Ready to embrace some meteoric uncertainty?
The Tau Herculids meteor shower may light up the skies over North America on May 30 and 31. Or it may not. There's a chance we might pass through the thickest part of the comet fragment that is creating the debris, in which case the night skies will be filled with shooting stars.
If the shower happens in the right way, it could lead to a spectacular "meteor storm," in which Earth passes through an especially thick forest of space rocks, leading to up to 1,000 shooting stars per hour, according to the Washington Post. And as a bonus, the moon will be new and the radiant, or apparent direction of the shower, is in the high-up constellation of Hercules in the northern sky. This means there will be a minimum of natural light pollution to contend with when looking for shooting stars.
But the sky show is not a guarantee, NASA cautioned. If the comet that spawned the storm has debris traveling slower than 220 mph (321 km/h), "then nothing will make it to Earth and there will be no meteors from this comet," Bill Cooke, who leads NASA's meteoroid environment office at Marshall Space Flight Center in Huntsville, Alabama, said in a recent agency blog post.
Meteors are best visible around 2 a.m. local time, and for the best shot of seeing them, people should get as far away as possible from city lights. Wear comfortable clothing, arm against mosquitoes, and sit back in a lawn chair to look up. The best meteor streakers appear far away from the radiant.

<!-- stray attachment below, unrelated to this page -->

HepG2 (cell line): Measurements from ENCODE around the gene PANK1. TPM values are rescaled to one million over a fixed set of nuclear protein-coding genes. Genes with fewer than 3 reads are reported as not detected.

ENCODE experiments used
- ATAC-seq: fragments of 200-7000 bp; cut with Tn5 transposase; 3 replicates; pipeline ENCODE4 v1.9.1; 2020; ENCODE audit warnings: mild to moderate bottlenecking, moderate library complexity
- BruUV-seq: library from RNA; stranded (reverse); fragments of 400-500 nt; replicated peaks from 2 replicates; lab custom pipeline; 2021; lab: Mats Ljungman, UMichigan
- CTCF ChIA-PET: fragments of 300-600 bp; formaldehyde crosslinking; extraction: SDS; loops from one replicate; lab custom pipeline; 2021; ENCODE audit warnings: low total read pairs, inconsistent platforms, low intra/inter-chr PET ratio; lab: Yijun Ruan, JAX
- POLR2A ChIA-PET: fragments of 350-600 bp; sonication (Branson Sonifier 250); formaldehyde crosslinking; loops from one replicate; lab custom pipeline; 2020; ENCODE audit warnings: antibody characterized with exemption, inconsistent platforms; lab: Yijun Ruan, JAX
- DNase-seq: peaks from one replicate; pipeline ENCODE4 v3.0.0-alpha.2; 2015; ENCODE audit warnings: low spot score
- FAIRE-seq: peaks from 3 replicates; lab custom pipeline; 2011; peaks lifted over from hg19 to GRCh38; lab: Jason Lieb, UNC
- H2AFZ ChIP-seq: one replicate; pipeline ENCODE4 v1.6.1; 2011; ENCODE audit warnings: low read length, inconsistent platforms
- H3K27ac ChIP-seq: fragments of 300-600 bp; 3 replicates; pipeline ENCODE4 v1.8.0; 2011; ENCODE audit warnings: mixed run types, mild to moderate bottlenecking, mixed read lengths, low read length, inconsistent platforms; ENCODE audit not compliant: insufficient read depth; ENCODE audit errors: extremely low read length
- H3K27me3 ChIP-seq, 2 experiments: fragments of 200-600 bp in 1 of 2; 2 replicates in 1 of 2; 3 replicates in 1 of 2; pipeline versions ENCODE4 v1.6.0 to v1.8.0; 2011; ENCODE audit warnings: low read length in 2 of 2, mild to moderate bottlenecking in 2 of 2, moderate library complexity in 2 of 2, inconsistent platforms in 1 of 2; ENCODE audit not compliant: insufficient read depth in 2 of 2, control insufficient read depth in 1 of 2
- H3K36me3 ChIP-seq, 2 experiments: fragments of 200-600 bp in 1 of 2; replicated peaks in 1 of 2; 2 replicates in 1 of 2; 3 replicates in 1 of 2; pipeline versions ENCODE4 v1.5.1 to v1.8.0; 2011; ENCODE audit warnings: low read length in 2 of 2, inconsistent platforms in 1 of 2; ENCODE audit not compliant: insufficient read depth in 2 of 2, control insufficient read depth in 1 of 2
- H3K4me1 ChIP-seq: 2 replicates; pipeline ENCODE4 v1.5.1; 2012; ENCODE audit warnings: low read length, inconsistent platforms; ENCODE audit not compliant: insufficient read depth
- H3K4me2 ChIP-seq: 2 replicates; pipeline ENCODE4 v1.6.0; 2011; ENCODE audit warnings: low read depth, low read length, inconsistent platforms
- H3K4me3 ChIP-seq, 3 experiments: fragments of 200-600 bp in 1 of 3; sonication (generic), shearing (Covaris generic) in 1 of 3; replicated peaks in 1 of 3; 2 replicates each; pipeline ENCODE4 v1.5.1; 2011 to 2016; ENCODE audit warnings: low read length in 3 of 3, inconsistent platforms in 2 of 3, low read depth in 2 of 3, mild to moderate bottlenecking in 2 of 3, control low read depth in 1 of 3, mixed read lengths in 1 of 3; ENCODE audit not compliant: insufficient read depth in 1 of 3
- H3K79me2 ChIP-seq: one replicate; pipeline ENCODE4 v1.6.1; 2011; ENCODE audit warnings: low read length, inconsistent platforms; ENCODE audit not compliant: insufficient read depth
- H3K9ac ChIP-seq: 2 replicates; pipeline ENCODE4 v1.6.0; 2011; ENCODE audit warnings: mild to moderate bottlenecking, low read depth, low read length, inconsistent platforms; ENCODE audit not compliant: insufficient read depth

The originating small solar system body for this shower is a comet, kind of like an icy snowball, known as 73P/Schwassmann-Wachmann, or SW3 for short. The comet has been falling apart for a while and close to 70 pieces were observed as early as 2006, although NASA suspects more fragments are lurking in the solar system.
"If it makes it to us this year, the debris from SW3 will strike Earth's atmosphere very slowly, traveling at just 10 miles [16 kilometers] per second," the agency warned. Slower meteors tend to produce fainter trails in the sky, but we might get surprised.
Astrophotographers wanting to catch meteors should consult the beginner's guide at our sister website, Space.com. But if you can't catch any this time around, don't worry as there are many other meteor showers every year. A usual great bet is the Perseids, which peak around mid-August.
Editor's Note: If you snap an amazing meteor photo and would like to share it with Live Science readers, send your photo(s), comments, and your name and location to firstname.lastname@example.org.
Follow Elizabeth Howell on Twitter @howellspace.
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